Survey for first Interdisciplinary Science Rankings now open

Responses from academics will be used alongside other data to create new ranking

February 27, 2024
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Scholars are being asked for their views on excellence in interdisciplinary research to help fuel a new Times Higher Education ranking on the topic.

The Interdisciplinary Science Research Survey targets experienced, published academics across the world and asks for their views about their own research and their institutions’ interdisciplinary research in science subjects. It also asks them to name up to five institutions that they believe are the best in supporting interdisciplinary research between science subjects.

The survey, which is available in 12 languages and typically takes up to five minutes to complete, has been sent to universities registered with THE, who are in turn encouraged to direct it to research staff working in science subjects. It will close on 31 May.

The questionnaire can be forwarded to colleagues, but each scholar can only complete it once.

Science disciplines are defined according to THE’s mapping guide of 11 subjects and include: physical sciences, life sciences, engineering and computer science.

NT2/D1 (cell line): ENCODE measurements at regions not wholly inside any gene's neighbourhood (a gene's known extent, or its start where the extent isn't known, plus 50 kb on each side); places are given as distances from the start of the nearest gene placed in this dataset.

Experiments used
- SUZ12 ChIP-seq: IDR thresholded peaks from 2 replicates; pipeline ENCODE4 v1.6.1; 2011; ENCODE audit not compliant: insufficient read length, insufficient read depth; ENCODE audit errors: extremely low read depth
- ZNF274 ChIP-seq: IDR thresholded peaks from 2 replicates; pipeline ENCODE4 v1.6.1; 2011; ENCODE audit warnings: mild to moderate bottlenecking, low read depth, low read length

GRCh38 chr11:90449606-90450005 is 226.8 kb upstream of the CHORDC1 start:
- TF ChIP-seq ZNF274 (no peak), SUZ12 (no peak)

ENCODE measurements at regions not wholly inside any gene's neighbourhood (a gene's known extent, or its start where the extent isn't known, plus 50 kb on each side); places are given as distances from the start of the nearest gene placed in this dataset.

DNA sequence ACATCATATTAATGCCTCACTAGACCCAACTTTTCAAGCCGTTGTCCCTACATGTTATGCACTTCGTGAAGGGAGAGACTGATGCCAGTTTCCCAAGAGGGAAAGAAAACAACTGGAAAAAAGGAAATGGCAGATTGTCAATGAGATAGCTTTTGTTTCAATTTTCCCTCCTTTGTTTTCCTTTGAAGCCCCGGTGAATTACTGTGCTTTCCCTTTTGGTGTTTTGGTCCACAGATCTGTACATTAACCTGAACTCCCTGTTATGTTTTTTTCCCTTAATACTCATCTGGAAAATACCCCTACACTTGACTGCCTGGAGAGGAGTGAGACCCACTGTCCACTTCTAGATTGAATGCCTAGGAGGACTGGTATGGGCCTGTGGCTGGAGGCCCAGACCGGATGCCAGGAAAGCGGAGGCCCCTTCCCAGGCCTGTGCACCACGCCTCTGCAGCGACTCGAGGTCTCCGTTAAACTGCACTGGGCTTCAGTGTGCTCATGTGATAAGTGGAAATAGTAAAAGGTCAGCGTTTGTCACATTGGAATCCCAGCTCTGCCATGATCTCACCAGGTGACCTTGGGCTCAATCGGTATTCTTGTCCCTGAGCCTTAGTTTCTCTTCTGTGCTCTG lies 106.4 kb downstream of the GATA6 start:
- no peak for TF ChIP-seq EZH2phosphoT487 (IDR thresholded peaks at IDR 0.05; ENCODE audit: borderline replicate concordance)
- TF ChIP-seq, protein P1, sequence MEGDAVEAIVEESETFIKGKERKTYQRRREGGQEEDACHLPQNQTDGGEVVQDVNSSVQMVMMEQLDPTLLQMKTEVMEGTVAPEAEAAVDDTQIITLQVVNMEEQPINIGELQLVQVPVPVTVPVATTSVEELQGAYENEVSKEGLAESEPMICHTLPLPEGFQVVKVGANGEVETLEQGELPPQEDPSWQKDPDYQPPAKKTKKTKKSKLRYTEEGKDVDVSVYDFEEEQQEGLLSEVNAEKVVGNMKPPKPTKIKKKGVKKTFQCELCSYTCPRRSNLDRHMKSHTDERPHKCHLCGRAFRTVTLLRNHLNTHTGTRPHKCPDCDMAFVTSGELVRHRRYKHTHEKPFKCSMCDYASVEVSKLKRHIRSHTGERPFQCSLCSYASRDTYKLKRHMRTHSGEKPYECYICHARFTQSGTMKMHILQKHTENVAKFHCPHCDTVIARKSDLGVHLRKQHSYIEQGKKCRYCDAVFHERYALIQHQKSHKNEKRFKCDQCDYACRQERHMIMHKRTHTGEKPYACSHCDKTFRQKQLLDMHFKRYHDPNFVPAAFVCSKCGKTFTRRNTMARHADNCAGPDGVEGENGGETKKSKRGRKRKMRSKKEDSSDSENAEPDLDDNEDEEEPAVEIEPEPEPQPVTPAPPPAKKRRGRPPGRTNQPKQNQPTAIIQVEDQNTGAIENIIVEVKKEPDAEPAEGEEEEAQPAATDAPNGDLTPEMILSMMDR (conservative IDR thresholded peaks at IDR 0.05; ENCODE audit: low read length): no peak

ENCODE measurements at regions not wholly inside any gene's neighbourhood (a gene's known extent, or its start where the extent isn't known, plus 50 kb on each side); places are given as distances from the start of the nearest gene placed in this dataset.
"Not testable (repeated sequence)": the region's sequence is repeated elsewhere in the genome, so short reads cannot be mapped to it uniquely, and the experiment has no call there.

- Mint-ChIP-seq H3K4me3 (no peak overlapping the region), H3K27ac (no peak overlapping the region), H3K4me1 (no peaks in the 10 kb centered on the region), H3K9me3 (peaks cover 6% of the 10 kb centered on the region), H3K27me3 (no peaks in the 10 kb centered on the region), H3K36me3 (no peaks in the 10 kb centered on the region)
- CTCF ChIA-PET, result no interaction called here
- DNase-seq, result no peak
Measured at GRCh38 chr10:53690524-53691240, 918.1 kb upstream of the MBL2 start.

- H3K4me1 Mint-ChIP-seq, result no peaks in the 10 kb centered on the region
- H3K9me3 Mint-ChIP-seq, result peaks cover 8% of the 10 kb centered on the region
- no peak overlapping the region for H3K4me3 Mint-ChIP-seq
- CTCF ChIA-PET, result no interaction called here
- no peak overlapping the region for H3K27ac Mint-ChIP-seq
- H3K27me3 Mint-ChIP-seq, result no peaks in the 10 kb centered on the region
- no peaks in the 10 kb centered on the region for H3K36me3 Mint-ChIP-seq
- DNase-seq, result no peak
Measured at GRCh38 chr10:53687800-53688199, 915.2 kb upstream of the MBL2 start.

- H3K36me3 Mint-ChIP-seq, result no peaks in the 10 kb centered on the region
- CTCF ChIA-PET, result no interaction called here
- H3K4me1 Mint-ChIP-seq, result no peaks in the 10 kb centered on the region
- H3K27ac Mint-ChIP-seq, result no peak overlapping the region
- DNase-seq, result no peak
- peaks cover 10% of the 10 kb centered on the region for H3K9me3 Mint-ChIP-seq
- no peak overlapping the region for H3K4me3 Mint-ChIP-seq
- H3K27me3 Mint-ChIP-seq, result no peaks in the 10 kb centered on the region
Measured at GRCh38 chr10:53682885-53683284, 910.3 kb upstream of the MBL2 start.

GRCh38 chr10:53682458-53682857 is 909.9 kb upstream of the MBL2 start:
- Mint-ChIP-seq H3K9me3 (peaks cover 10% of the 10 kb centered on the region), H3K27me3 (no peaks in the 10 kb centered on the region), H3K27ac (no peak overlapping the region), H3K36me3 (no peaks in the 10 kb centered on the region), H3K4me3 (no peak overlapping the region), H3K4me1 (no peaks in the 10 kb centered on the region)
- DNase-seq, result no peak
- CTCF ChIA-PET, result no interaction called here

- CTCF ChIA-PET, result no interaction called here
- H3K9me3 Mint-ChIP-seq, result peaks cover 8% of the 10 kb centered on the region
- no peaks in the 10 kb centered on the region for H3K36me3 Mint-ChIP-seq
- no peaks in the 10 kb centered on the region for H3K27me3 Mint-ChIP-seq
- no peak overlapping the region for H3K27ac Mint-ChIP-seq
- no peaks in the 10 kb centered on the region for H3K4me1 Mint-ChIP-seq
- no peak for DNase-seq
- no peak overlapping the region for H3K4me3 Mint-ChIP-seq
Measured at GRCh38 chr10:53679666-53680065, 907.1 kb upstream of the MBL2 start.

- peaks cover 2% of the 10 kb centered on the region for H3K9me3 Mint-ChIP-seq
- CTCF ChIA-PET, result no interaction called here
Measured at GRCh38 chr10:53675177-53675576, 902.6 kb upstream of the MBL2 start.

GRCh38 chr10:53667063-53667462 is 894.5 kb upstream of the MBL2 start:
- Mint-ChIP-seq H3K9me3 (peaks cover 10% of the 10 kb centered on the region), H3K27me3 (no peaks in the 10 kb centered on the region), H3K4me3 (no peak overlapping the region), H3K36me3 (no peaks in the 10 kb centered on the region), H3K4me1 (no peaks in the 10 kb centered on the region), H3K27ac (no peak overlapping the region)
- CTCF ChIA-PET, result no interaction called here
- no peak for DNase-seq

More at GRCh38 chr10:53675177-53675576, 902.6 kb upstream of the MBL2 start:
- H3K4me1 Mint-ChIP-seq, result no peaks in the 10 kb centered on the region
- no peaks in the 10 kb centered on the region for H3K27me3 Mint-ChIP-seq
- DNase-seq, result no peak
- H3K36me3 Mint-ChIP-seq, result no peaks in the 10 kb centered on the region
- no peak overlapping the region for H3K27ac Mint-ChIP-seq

The results will inform THE’s inaugural Interdisciplinary Science Rankings (ISR) – a project in partnership with Schmidt Science Fellows – which will be published in autumn 2024.

The ranking will measure university performance in three areas: input (funding and recruitment); process (rewards, incentives, facilities and administrative support); and output (research quality).

Data from the survey will be used for the process and output pillars. The ranking will also draw on institutional data provided directly by universities and bibliometric data.

Universities that would like to participate in the Interdisciplinary Science Rankings must submit data via the World University Rankings portal. Data collection closes on 30 March.

A preliminary analysis published in October found that universities are not walking the talk on interdisciplinary science, with about a third of participating global universities failing to reward staff for cross-disciplinary research or to measure the success of such work.

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